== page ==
Father’s day has come and gone again for another year. Am I mistaken or was there less hype than we have come to expect leading up to it? Advertisers in the media seemed unusually quiet about it and you had to look to find any reference to it in the shops and stores. Perhaps I didn’t visit the right places!

Did You Know?

Mother’s Day has been recognised and practiced for quite a long time. It used to be the day that parents were invited to join their children at Sunday school when a special service was held and mothers were all presented with a bunch of spring flowers by their offspring. Usually daffodils but sometimes primroses or violets they had especially picked that same morning. The day was conceived to give all youngsters the opportunity to express thanks to their parents and as they grew up the habit persisted. In many families it became a celebration that equalled any birthday.

It was probably during the time when women were fighting for their independence and sex discrimination was being outlawed that Father’s day, with a certain influence from America, was introduced as a boost to men’s equality. This was quickly taken up by the companies supplying greetings cards and soon followed with lots of advice about which presents were the most appropriate to emphasise and show how much the family really thought of Dad. As always, if the media gives sufficient attention to something for long enough, the public will usually respond.

Mothering Sunday started with just a bunch of flowers. Soon some youngsters made ‘Thank You’ cards to go with them and in no time at all the shops had appropriate and attractive ones for sale weeks before they were wanted. As time passed the children became adults and no longer attended Sunday school and gave flowers to express their feelings. Instead they gave presents like they did on other anniversaries. Following their example their offspring, usually financed by dad, would buy them something. Now we have reached the stage where all mothers, regardless of their age, receive cards and presents on this day. Some celebrate the occasion by going out for a family day which perhaps includes a meal.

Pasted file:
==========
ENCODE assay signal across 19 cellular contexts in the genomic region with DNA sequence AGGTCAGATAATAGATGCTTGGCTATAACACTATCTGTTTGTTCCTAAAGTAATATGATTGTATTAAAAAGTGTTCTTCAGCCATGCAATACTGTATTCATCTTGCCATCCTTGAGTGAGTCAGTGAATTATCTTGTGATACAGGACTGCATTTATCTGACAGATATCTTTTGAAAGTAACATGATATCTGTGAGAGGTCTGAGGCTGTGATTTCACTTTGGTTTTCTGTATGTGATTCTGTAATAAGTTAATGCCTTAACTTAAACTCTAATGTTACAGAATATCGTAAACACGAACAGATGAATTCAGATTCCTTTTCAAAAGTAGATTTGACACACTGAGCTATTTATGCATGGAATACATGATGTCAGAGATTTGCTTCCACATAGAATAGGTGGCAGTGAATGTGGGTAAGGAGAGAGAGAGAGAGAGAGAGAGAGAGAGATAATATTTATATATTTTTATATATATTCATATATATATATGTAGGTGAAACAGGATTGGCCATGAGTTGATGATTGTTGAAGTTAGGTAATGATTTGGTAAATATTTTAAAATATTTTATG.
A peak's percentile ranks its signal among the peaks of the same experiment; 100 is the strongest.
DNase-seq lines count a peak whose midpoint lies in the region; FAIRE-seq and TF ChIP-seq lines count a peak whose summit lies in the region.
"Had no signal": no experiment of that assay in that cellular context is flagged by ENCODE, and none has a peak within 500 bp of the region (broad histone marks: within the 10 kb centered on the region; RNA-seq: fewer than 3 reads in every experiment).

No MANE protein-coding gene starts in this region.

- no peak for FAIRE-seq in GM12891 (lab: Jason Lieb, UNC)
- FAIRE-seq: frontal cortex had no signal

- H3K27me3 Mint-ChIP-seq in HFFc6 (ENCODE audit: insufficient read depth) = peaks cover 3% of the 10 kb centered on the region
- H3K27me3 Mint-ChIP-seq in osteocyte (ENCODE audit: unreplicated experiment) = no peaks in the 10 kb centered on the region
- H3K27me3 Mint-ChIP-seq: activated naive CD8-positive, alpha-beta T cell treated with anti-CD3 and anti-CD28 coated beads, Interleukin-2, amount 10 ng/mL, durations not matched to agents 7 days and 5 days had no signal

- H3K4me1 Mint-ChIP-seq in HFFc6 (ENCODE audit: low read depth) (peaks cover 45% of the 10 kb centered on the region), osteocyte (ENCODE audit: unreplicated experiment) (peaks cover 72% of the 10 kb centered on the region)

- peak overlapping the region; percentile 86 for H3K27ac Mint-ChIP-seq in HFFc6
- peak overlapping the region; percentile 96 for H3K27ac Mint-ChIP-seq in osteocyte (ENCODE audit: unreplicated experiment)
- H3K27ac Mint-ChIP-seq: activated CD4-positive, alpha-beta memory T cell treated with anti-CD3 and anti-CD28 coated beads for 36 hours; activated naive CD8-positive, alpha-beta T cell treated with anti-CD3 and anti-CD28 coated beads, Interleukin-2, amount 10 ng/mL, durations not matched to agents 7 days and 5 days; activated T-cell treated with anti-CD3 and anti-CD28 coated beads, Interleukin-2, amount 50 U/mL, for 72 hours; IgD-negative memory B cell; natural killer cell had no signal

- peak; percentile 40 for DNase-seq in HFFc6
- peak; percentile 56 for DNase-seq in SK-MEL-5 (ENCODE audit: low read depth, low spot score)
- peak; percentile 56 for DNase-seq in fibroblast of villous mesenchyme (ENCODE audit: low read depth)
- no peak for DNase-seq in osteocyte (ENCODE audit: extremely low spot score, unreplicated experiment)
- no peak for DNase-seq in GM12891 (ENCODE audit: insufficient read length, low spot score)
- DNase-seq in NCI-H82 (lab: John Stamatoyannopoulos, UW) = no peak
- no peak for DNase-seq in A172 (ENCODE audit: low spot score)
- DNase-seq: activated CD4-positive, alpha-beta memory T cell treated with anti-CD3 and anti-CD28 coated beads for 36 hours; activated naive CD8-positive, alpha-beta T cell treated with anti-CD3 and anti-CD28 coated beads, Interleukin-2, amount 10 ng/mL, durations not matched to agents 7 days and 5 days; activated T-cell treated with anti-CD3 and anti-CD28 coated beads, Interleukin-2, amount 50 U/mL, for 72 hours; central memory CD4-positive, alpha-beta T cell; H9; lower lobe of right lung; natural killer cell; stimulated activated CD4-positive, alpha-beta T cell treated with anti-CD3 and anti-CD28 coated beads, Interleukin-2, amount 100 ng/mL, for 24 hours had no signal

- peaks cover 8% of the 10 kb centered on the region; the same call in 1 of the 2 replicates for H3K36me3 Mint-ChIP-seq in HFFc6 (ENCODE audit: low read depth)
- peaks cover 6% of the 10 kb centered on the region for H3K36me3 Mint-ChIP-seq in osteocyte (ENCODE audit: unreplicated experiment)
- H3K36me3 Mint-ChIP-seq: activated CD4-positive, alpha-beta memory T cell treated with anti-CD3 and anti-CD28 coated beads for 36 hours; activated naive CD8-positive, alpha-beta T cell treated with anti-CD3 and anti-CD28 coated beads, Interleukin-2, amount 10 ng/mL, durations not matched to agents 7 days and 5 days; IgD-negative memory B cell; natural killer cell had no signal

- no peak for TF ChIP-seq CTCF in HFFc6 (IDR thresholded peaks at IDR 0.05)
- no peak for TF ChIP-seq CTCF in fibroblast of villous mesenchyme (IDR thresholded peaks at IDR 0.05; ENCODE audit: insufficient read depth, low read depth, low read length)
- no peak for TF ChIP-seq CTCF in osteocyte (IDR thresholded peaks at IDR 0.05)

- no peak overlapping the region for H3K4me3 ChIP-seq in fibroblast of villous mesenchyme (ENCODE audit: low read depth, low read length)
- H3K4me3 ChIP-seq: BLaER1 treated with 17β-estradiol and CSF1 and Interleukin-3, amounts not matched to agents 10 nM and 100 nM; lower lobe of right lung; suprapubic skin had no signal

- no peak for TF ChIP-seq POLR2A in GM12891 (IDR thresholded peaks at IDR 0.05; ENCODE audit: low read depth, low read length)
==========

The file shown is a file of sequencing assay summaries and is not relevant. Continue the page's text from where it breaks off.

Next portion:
Father’s day didn’t get the same start as Mothering Sunday and never became as widespread or popular. It probably only got going at all because the children thought dad was being left out. Also it was much more difficult to know what to buy for a man, especially after most of them stopped smoking. A packet of Woodbines had always been an acceptable present.

With each year that passes it will get more and more difficult to keep the day a special one. Perhaps that has already been noted and is the reason why it passed so quietly this year!

Family units as we knew them are no longer conducive to the way many people have to live. Some couples marry while others cohabit and for various reasons the number of single parent families increases. A few of them are the result of broken marriages but some were never married or partners.

Unfortunately, there is very little inducement or much encouragement for couples to pay out what savings they have on a costly wedding or even a modest ceremony. The days have long since gone when the girl’s parents were obliged to foot the bill. Of course there will always be those with personal or spiritual reasons for wanting to marry. However, it seems most couples are much better off financially if they don’t tie the knot.

It doesn’t matter too much until they have children who really do need two parents in constant attendance during the time they are growing up. They also want a stable home that gives them confidence and a refuge to retreat to for help should they need it. Nothing can replace the traditional family circle when it comes to laying the foundations for a child’s character. Whatever they learn by example from those near to them, especially in those early years, is what they will depend on in later life.

So what does the future hold for Father’s day? Will there be sufficient couples marrying to sustain it? Some might say that makes no difference but when statistics show us the percentage of children in school classes that are no longer living with their biological father, it gives cause for concern. It was recently reported that those pupils fortunate enough to belong to a family unit find progress with their education far easier and consequently do much better than their fellows. Presumably, they get more encouragement and help at home.

It’s a situation we can do little or nothing about! The Government could do a great deal to encourage couples to marry and ensure there is always someone at home when their youngsters need them but this will never be while they are legislating to get both parents out to work. During children’s early years it should be a full time job for one of them to look after the home and family.

Many things in life have a habit of going ‘full circle’, let’s hope this does and soon!

valley lad – [FIFTY-THREE]